11. On the same day the court found the applicant guilty of petty theft and imposed a fine amounting to UAH 512. In its resolution the court explained that the hearing had been held in the clinic because of the applicant’s repeated failure to appear before it.
12. The applicant lodged requests for supervisory proceedings with various authorities, including prosecutors and courts, claiming, inter alia, that the proceedings before the Trostyanets Court had not been public and that she had not been able to exercise her rights to defence, or to present evidence, and other procedural rights. According to the applicant, she was not informed about the hearing in advance and she did not consent to be represented by the court-appointed lawyer, as the latter had allegedly represented the company in other proceedings to which she had been a party.
13. On 3 April 2001 the Deputy Prosecutor of the Sumy Region lodged a request with the Sumy Court for supervisory review (protest) of the applicant’s case. The prosecutor submitted that the Trostyanets Court had wrongly assessed the evidence in the case and had misapplied domestic law. The prosecutor also alleged that because the hearing had been held in the clinic the applicant had not been able to exercise her procedural rights.
14. On 9 April 2001 the President of the Sumy Court rejected the protest. As to the fact that the Trostyanets Court had held a hearing in the clinic, the President of the Regional Court found that the applicant’s procedural rights had not been violated, since during that hearing she had been represented by a lawyer and she had not informed the court of any intention to submit evidence or to question witnesses.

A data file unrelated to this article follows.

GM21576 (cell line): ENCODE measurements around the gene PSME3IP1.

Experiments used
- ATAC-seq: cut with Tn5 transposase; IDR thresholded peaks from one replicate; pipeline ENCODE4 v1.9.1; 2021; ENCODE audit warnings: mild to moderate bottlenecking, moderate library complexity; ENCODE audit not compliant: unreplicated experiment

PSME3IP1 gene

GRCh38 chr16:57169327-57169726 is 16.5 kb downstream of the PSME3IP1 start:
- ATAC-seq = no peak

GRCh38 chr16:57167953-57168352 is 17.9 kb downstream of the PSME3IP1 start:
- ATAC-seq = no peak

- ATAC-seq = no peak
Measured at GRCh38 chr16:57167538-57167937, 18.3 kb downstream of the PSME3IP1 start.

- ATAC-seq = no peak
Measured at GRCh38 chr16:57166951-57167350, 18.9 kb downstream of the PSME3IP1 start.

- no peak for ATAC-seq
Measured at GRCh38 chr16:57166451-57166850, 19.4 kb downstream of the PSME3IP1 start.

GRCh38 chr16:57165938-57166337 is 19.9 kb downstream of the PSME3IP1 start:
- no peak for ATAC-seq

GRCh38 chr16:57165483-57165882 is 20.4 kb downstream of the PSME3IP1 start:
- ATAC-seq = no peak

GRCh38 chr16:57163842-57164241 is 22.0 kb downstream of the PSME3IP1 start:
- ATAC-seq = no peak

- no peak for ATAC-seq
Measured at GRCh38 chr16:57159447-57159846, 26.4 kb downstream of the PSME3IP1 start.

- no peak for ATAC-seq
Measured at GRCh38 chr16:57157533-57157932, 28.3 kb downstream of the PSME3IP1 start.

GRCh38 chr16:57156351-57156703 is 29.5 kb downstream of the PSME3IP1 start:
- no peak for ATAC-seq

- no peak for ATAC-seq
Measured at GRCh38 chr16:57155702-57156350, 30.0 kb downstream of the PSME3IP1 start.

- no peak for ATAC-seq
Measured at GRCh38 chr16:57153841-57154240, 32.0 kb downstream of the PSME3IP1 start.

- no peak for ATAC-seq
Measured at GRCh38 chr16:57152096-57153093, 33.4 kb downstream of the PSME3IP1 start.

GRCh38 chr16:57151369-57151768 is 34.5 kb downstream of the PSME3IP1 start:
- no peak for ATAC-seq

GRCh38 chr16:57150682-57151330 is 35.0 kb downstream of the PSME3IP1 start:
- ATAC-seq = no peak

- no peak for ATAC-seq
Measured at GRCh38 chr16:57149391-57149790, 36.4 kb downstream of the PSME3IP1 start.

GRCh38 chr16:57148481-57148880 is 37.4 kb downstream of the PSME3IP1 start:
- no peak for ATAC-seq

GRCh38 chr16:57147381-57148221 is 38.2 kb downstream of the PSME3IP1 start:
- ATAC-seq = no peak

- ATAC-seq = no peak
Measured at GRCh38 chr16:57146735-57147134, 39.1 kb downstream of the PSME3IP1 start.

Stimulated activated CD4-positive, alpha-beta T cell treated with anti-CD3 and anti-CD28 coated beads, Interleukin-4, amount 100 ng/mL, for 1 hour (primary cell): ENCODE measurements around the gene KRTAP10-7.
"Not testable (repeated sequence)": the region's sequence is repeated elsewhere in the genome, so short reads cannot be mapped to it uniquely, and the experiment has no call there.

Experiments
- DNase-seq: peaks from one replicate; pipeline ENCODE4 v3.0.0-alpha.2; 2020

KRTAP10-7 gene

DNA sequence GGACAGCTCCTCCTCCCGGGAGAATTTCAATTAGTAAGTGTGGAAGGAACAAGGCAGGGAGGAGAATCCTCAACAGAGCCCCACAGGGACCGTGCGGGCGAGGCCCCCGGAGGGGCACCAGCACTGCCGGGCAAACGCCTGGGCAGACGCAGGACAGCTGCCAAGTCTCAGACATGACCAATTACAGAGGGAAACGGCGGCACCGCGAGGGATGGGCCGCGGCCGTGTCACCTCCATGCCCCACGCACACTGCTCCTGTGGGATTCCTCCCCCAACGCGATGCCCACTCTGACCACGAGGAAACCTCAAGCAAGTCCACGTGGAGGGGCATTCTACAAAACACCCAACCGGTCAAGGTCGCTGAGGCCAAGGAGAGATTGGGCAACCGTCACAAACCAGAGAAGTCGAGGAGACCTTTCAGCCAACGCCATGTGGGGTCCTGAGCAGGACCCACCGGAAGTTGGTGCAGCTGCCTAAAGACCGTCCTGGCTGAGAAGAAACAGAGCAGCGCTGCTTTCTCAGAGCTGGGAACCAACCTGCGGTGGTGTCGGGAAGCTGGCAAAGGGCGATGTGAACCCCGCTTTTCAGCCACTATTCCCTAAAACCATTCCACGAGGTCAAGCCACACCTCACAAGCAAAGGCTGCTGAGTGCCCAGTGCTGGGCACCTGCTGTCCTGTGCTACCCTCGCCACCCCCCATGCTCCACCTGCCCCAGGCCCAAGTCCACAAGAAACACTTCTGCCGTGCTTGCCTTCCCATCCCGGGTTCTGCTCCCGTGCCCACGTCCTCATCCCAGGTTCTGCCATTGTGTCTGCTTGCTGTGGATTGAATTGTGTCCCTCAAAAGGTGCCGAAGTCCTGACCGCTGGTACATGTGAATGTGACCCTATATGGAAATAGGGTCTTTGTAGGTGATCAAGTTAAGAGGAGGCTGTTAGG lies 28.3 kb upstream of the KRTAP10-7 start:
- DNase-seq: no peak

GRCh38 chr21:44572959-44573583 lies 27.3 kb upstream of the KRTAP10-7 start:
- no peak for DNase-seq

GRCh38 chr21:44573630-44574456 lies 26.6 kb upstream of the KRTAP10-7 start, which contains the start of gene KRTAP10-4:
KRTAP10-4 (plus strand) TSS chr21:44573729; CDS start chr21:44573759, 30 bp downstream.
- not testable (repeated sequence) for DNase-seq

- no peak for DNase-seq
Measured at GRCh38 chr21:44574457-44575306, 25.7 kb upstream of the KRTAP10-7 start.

15. On 18 June 2001 the President of the Supreme Court reviewed the case and, relying on Articles 293 and 294 of the Code on Administrative Offences of 1984, partially changed the resolution of 6 November 2000. While upholding the first-instance court’s finding that the applicant was guilty of the offence with which she had been charged, the President found that:
“... the first-instance court had not taken into due account the requirements of Articles 33 and 34 [of the Code on Administrative Offences of 1984], in particular [it had failed to take into due account] the small value of the stolen objects ... the offender’s age, the actual absence of harm to the company, and that Ms Luchaninova was being brought to criminal liability for the first time.
In these circumstances, and because the offence was not a serious one, Ms Luchaninova should not be fined, but verbally reprimanded [for the offence]...”
16. No hearing was held either before the Sumy Court or the Supreme Court. Their decisions were based on an examination of the material from the case file and contained no reference to the applicant’s submissions in her appeals.
B. The applicant’s dismissal and the ensuing court proceedings
17. On 11 January 2001 the applicant was dismissed from her position of packer on the ground that she had stolen the company’s property.
18. The applicant instituted court proceedings challenging her dismissal and seeking compensation. The civil courts, relying on the resolution of 6 November 2000 by which the applicant had been found guilty of theft of the company’s property, rejected her claims as unsubstantiated. The final decision in these proceedings was taken by the Supreme Court on 25 February 2003.
II. RELEVANT DOMESTIC LAW
A. Relevant provisions of the Code on Administrative Offences of 1984, as worded at the material time
19. According to Article 9 of the Code on Administrative Offences, illegal and culpable action or inactivity infringing public order, citizens’ property, rights or freedoms, or administrative procedures, for which administrative liability was envisaged, constituted an administrative offence. An offender would be held administratively liable for the offences set out in the Code, provided they did not lead to criminal liability.